[Taxacom] labeling redescriptions properly

Richard Pyle deepreef at bishopmuseum.org
Fri Sep 9 03:09:56 CDT 2011


> as I said, I am getting it from the way sec actually is 
> used within ZooBank (though perhaps not in the 
> underlying data model)

Can you give me some specific examples?
 
> No, I said it was *like a kind of LSID* ... Aus sec Smith 
> 2000 itself is *like* an LSID for the particular 
> use of the name Aus in Smith 2000

OK, sorry -- I misunderstood what you meant.
 
> to recap, if Aus bus is a new species in Smith (2000), 
> but genus Aus is not new, then Aus sec Smith 2000 
> in ZooBank is just a dummy genus in which to register Aus bus. 

Ah!  Now I see where you are coming from!  By "dummy genus" I assume you
mean the "placeholder" genus option (for when you don't want to research the
full details of the genus).  Yes, this will show up as a "sec." record in
ZooBank -- but not because it's a dummy/placeholder -- it shows up because
it means that the publication used the genus name, but was not the original
description of the genus name.  When you enter a new species in a new pub
that was combined with an old genus from an old pub, and the old genus is
already registered, then you get the same "sec" designation.  In other
words, the "sec." Usage in ZooBank is not limited to only the "placeholder"
genus feature -- it's all cases when a new species is described in a
pre-existing genus, to indicate that the pub for the new species had a usage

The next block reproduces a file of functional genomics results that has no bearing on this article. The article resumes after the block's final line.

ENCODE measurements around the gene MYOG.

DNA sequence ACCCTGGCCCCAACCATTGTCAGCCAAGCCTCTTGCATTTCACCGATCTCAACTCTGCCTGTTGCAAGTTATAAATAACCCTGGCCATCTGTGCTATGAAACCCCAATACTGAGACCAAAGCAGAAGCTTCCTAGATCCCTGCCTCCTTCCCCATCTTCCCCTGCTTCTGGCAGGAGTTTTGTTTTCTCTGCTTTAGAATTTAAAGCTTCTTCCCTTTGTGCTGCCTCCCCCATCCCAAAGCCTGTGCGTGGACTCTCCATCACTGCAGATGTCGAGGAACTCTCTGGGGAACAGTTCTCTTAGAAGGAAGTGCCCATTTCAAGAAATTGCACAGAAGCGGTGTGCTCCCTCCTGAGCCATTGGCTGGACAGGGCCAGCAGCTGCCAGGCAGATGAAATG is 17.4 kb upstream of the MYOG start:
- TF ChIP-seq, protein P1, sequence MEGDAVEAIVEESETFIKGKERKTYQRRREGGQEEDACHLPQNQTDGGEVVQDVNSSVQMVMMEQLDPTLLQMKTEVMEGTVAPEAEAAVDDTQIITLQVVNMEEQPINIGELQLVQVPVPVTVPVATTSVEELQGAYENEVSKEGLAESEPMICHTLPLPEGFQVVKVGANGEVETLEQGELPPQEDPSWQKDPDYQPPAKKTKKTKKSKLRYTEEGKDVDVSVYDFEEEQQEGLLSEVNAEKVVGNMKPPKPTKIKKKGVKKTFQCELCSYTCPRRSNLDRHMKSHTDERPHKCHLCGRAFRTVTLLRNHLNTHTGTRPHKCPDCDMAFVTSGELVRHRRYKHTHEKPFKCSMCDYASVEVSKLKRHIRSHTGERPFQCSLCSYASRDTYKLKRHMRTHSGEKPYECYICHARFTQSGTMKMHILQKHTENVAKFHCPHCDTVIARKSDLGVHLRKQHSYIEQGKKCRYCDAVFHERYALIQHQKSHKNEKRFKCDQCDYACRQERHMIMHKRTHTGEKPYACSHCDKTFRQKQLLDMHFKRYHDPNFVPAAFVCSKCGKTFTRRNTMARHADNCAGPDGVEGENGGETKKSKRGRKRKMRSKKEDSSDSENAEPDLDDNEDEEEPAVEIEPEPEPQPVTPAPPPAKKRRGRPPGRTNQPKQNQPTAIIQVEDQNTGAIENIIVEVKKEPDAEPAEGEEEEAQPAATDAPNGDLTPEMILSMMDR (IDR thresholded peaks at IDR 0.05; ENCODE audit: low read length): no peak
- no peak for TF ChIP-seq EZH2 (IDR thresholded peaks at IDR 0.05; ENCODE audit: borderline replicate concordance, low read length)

instance for the old genus, but is not the pub in which the old genus was
first established in accordance with the Code.

> It seems to me to be completely divorced from any issues 
> relating to taxonomic concepts of the kind usually indicated 
> by use of the term 'sensu'. Aus sec Smith 2000 has no 
> meaning outside of the context of the particular 
> publication of Smith (2000), whereas 
> Aus sensu Smith 2000 does have such meaning ...

Now I understand where you got the impression that "sec" was only
nomenclatural.  In ZooBank, "sec" means "treated in this reference, but not
originally established in this reference".  It applies to the usage, which
can represent either the name, or the concept, or both.  So there is no
implied difference between "sec." and "sensu" in the ZooBank context.

If you want to define "sec." and "sensu" in that way, I think that's
perfectly legitimate to do -- but it's not what is intended by ZooBank, or
me, or (I'm pretty sure) Berendsohn.

Aloha,
Rich





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